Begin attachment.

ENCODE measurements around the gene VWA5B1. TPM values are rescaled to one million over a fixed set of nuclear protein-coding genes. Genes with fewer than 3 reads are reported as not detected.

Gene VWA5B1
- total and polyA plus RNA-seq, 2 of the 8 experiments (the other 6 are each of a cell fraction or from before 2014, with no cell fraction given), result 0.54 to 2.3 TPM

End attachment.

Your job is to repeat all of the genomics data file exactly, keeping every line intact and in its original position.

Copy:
ENCODE measurements around the gene VWA5B1. TPM values are rescaled to one million over a fixed set of nuclear protein-coding genes. Genes with fewer than 3 reads are reported as not detected.

Gene VWA5B1
- total and polyA plus RNA-seq, 2 of the 8 experiments (the other 6 are each of a cell fraction or from before 2014, with no cell fraction given), result 0.54 to 2.3 TPM